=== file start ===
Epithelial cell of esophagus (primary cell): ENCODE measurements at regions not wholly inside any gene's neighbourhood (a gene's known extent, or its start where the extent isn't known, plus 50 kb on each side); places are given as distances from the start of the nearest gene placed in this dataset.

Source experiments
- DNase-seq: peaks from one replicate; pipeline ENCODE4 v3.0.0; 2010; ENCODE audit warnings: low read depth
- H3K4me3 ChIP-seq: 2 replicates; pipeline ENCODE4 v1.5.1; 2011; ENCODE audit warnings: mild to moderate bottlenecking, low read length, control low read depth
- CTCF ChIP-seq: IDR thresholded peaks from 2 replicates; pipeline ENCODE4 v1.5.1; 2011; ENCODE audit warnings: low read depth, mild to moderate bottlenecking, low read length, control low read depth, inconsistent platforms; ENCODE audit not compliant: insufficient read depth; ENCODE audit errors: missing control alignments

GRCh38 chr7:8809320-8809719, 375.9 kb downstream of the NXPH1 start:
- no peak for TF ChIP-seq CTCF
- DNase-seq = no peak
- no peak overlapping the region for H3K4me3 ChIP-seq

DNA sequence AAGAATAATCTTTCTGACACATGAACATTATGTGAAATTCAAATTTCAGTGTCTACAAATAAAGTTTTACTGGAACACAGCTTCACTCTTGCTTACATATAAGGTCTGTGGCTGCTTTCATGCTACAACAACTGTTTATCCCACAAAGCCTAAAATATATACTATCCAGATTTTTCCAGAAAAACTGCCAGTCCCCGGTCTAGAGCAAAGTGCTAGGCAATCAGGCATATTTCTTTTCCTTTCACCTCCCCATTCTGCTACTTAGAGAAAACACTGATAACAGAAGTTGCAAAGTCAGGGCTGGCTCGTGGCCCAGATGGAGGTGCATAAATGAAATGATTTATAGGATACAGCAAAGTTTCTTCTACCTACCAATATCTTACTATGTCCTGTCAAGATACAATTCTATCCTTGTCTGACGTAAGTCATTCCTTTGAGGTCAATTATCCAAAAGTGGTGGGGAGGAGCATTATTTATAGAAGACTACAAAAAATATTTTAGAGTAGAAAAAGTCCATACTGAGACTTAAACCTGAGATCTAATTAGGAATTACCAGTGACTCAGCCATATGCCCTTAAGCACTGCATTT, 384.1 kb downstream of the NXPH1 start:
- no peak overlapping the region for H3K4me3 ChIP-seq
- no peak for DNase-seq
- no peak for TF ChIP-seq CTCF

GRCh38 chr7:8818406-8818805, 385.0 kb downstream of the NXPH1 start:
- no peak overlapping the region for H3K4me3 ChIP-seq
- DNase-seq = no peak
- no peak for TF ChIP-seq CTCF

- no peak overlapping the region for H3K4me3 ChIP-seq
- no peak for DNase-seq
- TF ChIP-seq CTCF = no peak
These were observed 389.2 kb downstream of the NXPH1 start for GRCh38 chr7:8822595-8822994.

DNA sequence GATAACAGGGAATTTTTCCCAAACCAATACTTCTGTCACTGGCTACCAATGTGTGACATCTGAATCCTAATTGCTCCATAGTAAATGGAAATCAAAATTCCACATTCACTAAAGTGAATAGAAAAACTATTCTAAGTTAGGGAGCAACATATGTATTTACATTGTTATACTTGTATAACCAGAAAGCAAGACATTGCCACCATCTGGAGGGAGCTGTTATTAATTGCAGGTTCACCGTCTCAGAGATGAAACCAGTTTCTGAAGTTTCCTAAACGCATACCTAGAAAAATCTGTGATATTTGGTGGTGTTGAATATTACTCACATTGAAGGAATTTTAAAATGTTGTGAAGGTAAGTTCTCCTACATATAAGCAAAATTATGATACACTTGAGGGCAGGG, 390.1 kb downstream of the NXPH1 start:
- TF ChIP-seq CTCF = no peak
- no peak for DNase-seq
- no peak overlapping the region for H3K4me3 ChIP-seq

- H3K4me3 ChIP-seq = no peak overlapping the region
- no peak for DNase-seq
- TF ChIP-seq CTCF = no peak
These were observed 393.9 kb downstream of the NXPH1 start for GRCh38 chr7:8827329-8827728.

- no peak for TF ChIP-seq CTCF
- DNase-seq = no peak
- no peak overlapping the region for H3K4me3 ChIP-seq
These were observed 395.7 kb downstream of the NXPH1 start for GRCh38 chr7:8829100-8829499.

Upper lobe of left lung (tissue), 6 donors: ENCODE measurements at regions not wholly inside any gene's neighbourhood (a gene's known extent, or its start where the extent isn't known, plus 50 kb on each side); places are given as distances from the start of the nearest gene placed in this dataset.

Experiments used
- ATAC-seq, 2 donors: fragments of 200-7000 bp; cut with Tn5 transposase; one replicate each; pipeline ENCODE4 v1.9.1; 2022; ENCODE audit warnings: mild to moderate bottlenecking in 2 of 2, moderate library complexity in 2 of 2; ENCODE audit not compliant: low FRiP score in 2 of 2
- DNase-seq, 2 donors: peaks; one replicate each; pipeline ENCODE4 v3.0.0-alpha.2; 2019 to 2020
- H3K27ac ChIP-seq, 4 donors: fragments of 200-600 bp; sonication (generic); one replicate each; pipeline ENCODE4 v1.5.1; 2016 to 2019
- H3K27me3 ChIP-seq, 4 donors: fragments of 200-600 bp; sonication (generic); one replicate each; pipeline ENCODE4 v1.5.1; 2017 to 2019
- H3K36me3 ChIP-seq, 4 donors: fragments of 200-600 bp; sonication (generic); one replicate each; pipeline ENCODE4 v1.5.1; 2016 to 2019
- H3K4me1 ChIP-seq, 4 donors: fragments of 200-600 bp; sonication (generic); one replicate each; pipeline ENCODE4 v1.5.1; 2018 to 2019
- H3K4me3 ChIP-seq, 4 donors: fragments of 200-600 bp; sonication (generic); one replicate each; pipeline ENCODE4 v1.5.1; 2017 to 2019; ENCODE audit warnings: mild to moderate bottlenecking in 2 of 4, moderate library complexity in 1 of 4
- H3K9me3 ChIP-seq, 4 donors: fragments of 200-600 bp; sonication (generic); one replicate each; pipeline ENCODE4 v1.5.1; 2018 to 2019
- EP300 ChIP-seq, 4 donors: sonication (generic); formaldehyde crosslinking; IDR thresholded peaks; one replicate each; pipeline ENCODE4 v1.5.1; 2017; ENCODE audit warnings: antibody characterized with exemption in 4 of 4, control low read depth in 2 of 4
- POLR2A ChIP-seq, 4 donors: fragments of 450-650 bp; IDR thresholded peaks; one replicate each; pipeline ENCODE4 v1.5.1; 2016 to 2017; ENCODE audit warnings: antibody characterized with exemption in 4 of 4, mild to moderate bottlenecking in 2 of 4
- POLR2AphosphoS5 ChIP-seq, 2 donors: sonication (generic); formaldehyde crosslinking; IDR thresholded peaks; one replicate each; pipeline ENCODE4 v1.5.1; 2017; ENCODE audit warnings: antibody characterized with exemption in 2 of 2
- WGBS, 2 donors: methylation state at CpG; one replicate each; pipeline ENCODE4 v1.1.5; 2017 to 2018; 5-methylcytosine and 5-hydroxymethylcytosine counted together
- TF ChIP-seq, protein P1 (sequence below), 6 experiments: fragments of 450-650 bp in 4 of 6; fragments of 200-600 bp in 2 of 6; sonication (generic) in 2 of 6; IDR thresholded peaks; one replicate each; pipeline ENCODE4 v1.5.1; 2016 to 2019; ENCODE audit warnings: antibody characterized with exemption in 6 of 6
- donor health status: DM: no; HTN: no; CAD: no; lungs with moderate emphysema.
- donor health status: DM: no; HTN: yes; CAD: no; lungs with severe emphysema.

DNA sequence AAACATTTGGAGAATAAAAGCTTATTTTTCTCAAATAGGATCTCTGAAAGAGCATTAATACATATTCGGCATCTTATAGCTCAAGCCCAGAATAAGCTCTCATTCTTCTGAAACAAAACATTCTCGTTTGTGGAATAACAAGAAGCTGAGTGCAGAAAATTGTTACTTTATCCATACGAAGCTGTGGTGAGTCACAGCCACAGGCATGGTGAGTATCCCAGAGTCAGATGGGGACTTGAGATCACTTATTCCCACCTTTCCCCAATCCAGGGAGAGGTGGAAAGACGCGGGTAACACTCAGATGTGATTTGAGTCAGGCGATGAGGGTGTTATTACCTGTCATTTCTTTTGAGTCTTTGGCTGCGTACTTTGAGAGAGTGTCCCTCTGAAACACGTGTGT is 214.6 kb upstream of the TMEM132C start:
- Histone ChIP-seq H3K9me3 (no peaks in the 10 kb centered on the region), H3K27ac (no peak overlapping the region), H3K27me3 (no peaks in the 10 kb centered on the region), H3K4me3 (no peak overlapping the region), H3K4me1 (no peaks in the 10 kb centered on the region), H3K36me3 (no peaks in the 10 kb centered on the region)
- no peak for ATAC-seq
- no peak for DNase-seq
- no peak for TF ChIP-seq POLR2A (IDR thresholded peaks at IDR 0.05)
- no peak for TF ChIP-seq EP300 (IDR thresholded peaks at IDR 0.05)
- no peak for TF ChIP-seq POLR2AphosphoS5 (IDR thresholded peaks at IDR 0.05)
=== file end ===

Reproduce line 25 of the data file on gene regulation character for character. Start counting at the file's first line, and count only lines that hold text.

- no peak overlapping the region for H3K4me3 ChIP-seq